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Children of prisoners given a voice at Hay Festival

hay festival

Children whose fathers or brothers are in prison have been given a voice through poetry thanks to a Barnardo’s Cymru project showcased at Hay Festival.

The children’s charity has been working with Valleys poet and playwright Patrick Jones who encouraged children and teenagers to explore their feelings through verse.

The project culminated in the launch of an anthology of their work, Unicorns Are Real, at Hay Festival. The booklet also contained poems by prisoners at HMP Parc, Bridgend, who wrote about their experiences of being separated from their families.

Around 500 children a week visit family members at HMP Parc and Barnardo’s Cymru run the prison’s visitors’ centre, help prepare children to visit for the first time and organise a range of activities to help keep together families affected by parental imprisonment.

Children of prisoners serve their own hidden sentence, often feeling abandoned, confused and stigmatised. They can suffer a strong sense of missing out on all the ordinary, everyday moments with their parents that other children take for granted.

Their collected words reveal glimpses of what it’s like to be the child of a prisoner, the little things in life they miss, the feeling of being on the outside not just of their parents’ lives but society too.

Patrick, who worked with children at St Martin’s Comprehensive School, Caerphilly, said:

“I hope that what comes through from the young people is that they are just kids, they just need chance to express themselves and celebrate themselves. They are passionate about what they have to say and Unicorns Are Real has given them a platform. To be able to launch the booklet at Hay has given it a status and identity.”

Barnardo’s Cymru project worker Catherine Davies organised the project and believes it had a powerful impact on those who took part:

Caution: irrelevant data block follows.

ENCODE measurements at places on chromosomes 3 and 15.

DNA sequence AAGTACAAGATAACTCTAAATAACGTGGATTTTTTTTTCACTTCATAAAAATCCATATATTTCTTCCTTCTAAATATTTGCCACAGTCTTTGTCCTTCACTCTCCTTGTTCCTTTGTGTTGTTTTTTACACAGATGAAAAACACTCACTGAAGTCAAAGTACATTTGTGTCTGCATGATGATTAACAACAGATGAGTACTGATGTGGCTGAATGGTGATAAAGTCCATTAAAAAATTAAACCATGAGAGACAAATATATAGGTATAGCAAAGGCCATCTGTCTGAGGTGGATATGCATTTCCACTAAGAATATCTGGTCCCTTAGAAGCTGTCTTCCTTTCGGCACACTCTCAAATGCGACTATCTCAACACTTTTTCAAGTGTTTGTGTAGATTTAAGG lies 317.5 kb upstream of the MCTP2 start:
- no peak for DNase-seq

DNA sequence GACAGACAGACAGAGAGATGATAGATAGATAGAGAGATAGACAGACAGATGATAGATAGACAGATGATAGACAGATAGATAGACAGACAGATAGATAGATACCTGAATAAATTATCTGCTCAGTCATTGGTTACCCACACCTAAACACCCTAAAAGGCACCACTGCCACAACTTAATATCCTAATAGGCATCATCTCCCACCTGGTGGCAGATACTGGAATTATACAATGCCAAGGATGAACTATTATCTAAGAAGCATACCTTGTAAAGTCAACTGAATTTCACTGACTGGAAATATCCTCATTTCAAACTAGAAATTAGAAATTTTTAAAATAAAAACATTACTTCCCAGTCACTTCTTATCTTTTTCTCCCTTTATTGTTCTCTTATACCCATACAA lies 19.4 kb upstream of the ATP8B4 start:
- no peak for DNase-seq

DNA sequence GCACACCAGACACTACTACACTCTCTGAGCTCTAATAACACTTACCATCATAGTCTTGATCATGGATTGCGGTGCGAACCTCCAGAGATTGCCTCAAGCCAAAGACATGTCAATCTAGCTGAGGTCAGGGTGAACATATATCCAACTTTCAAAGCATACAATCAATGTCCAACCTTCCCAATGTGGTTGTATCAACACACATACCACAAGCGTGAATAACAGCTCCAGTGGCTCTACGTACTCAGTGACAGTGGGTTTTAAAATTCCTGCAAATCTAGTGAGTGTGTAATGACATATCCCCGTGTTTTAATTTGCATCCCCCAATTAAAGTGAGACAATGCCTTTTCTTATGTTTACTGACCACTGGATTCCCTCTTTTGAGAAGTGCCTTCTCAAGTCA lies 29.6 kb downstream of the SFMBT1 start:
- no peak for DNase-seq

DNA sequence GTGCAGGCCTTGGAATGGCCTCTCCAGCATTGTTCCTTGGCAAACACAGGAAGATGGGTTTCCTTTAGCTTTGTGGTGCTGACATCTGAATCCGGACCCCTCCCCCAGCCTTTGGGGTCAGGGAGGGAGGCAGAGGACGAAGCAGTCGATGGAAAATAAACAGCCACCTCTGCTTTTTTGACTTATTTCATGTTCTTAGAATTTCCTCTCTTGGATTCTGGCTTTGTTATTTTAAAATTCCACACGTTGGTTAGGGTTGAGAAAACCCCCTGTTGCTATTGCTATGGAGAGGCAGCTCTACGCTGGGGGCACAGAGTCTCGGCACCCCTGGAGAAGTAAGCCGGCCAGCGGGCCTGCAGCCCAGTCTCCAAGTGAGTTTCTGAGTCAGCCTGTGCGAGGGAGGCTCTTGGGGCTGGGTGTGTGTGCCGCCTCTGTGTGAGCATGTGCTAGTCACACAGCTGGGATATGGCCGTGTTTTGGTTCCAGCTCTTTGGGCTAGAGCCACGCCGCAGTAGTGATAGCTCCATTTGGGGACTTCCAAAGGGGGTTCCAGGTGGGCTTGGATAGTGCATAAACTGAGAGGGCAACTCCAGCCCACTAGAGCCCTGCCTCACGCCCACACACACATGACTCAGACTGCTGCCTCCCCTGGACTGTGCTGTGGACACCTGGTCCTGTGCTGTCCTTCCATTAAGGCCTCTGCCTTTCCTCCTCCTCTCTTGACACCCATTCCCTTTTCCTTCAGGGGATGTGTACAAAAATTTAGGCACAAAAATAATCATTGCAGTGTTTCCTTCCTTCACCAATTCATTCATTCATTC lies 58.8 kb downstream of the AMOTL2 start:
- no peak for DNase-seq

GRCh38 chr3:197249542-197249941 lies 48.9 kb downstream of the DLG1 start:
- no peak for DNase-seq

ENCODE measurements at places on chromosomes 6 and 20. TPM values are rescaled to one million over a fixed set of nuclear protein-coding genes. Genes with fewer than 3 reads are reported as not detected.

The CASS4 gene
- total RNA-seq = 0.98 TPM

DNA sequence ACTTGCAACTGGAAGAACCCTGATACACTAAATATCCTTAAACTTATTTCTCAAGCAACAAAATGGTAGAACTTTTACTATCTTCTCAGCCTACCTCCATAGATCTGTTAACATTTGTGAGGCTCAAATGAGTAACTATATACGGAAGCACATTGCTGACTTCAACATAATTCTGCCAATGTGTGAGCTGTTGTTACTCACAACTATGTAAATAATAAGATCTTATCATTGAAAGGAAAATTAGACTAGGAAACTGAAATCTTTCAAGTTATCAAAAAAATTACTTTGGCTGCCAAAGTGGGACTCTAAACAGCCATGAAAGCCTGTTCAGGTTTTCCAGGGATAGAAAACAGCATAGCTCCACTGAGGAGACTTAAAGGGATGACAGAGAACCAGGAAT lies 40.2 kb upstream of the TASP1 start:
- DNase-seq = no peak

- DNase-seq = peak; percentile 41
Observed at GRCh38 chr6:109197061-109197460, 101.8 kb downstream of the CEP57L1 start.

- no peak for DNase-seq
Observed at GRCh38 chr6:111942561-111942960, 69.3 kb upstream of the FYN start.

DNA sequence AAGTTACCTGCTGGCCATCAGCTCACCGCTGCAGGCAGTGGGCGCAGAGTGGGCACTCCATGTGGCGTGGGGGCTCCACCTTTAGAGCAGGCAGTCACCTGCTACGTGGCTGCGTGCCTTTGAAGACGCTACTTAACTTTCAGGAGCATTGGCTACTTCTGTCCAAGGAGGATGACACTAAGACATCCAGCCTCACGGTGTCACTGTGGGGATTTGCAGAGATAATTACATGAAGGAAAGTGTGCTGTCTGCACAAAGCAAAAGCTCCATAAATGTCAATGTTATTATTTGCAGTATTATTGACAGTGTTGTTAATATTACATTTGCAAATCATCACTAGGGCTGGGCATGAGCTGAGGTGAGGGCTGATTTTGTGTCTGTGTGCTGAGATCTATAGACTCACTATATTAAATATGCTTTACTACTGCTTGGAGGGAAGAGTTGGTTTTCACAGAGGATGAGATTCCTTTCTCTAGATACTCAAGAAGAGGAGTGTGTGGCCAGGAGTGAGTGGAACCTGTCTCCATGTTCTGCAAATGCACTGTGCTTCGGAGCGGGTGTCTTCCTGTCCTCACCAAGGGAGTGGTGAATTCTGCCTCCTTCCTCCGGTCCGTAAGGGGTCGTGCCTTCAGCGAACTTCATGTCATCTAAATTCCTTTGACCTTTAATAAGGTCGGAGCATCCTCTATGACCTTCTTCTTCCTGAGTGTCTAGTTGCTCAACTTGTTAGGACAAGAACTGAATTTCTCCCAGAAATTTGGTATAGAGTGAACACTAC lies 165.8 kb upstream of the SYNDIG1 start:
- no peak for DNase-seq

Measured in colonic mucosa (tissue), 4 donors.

“I knew it would be meaningful, taking those who participated on a journey which might be outside their comfort zone. I witnessed social connections being made, light bulb moments and very real emotion from children, young people and fathers in prison.”

The pupils were also positive about the project. One teenage girl said:

“It was really exciting working with a poet, something we’d never normally do. He reminded me of me because he was so enthusiastic about writing.

“I’ve always enjoyed writing poetry but with Patrick we were encouraged to write about our feelings, it was personal to us. I don’t like talking about my feelings but I do like to write them down, it puts them out there.

“It was also really positive to meet in a group and realise I’m not the only one going through this. I’m one of the older ones and I think I can give a bit of support to the younger ones too.”

St Martin’s family liaison officer Leanne Mitchell said:

“As a group they were able to talk about something which they don’t normally feel able to share, they were quite open and were even able to have a bit of a joke about things. Some didn’t know there were others in the school with a family member in prison and it was a positive experience for them.”

Corin Morgan-Armstrong, Head of Family Interventions Custody and Community at HMP Parc, said:

“I’m a great believer in the changes literature can make in people’s lives, especially when they are lonely and disconnected from society and family.

“Sometimes men learn to read for the first time in prison. They can completely lose themselves in fiction and that can lead to other doors opening with them wanting to continue their education. It has huge power.”

Two examples of the poems:

A Letter to the Universe  

The kind people of the universe,

We are writing to tell you the things we haven’t had the opportunity to tell you.

Kindness, kindness means happiness,

When someone is sad cheer then up.

To be kind and respected,

Kind is taking time to know someone,

You should not judge people.

We are the children who have a dad in prison.

You should not judge people.

Our Dads are in prison,

It doesn’t make us bad,

It doesn’t make our families bad.

Kindness, kindness means happiness.  

Written by children of prisoners

Netball Court (My Journey)

I have seen happiness and sadness in my life,

I have heard tears and laughter,

I have tasted many kinds of foods bad and great,

I have felt scared and alone,

I look forward to my brother coming home,

I am happy and brave as I am a warrior,

I am like a netball court full of magic memories and many more to come,

arrive through my life time.

Written by the sister of a prisoner at HMP Parc

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